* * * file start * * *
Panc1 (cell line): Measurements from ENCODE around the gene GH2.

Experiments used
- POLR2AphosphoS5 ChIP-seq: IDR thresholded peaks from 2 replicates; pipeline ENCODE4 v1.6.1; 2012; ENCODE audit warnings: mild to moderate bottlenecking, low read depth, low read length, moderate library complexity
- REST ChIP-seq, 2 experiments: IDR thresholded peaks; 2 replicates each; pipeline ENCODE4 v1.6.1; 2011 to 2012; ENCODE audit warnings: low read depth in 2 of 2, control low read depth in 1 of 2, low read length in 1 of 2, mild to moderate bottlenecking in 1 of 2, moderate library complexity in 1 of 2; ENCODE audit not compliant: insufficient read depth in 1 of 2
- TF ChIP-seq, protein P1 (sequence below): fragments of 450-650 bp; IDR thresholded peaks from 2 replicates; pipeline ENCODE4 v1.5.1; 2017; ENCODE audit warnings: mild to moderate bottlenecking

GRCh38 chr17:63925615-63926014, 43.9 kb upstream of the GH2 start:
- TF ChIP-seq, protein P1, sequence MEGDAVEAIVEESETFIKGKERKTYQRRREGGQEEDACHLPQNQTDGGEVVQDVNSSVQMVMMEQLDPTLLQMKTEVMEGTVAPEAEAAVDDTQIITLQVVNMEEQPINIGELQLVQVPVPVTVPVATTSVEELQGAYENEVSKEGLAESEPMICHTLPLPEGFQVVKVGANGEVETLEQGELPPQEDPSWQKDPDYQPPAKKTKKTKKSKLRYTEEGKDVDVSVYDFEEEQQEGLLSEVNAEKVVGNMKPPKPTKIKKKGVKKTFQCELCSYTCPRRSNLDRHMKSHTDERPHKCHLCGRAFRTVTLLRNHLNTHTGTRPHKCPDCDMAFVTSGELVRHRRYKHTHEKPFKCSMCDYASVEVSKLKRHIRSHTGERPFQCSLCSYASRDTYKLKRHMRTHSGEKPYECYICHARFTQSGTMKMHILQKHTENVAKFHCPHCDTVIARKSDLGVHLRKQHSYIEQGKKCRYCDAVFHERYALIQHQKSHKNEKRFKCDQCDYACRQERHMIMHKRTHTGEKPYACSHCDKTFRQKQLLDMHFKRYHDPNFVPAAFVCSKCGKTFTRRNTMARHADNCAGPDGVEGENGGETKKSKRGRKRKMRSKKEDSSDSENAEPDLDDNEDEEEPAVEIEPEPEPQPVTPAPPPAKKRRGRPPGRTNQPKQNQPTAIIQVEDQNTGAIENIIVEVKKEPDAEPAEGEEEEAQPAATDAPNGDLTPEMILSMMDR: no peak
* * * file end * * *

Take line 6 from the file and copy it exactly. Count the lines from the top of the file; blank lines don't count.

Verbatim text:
GRCh38 chr17:63925615-63926014, 43.9 kb upstream of the GH2 start: